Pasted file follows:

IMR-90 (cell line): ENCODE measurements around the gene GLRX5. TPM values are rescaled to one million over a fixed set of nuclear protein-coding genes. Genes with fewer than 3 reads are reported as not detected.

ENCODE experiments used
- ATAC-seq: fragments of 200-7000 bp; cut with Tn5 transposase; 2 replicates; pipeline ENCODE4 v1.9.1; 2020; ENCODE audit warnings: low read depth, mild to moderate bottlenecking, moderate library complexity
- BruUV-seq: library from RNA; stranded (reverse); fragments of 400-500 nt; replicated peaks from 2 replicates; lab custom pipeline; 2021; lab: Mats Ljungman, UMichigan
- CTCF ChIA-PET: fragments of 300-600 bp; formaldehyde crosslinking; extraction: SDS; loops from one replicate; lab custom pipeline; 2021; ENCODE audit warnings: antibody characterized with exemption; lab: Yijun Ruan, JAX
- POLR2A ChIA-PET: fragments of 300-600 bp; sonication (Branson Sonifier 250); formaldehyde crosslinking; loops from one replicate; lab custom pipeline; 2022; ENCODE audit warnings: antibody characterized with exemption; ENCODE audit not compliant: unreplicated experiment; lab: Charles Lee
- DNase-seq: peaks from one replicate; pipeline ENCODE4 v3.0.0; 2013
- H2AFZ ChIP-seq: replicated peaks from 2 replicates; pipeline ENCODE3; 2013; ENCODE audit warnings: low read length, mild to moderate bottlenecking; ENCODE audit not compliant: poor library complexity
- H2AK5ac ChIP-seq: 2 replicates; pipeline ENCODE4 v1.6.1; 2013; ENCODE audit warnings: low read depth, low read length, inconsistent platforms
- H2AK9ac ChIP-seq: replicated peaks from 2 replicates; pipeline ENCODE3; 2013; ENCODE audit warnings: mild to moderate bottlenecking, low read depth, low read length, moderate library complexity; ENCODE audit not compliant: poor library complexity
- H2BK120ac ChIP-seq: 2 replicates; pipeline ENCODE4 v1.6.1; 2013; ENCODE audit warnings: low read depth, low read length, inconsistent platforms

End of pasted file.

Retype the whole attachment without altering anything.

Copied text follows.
IMR-90 (cell line): ENCODE measurements around the gene GLRX5. TPM values are rescaled to one million over a fixed set of nuclear protein-coding genes. Genes with fewer than 3 reads are reported as not detected.

ENCODE experiments used
- ATAC-seq: fragments of 200-7000 bp; cut with Tn5 transposase; 2 replicates; pipeline ENCODE4 v1.9.1; 2020; ENCODE audit warnings: low read depth, mild to moderate bottlenecking, moderate library complexity
- BruUV-seq: library from RNA; stranded (reverse); fragments of 400-500 nt; replicated peaks from 2 replicates; lab custom pipeline; 2021; lab: Mats Ljungman, UMichigan
- CTCF ChIA-PET: fragments of 300-600 bp; formaldehyde crosslinking; extraction: SDS; loops from one replicate; lab custom pipeline; 2021; ENCODE audit warnings: antibody characterized with exemption; lab: Yijun Ruan, JAX
- POLR2A ChIA-PET: fragments of 300-600 bp; sonication (Branson Sonifier 250); formaldehyde crosslinking; loops from one replicate; lab custom pipeline; 2022; ENCODE audit warnings: antibody characterized with exemption; ENCODE audit not compliant: unreplicated experiment; lab: Charles Lee
- DNase-seq: peaks from one replicate; pipeline ENCODE4 v3.0.0; 2013
- H2AFZ ChIP-seq: replicated peaks from 2 replicates; pipeline ENCODE3; 2013; ENCODE audit warnings: low read length, mild to moderate bottlenecking; ENCODE audit not compliant: poor library complexity
- H2AK5ac ChIP-seq: 2 replicates; pipeline ENCODE4 v1.6.1; 2013; ENCODE audit warnings: low read depth, low read length, inconsistent platforms
- H2AK9ac ChIP-seq: replicated peaks from 2 replicates; pipeline ENCODE3; 2013; ENCODE audit warnings: mild to moderate bottlenecking, low read depth, low read length, moderate library complexity; ENCODE audit not compliant: poor library complexity
- H2BK120ac ChIP-seq: 2 replicates; pipeline ENCODE4 v1.6.1; 2013; ENCODE audit warnings: low read depth, low read length, inconsistent platforms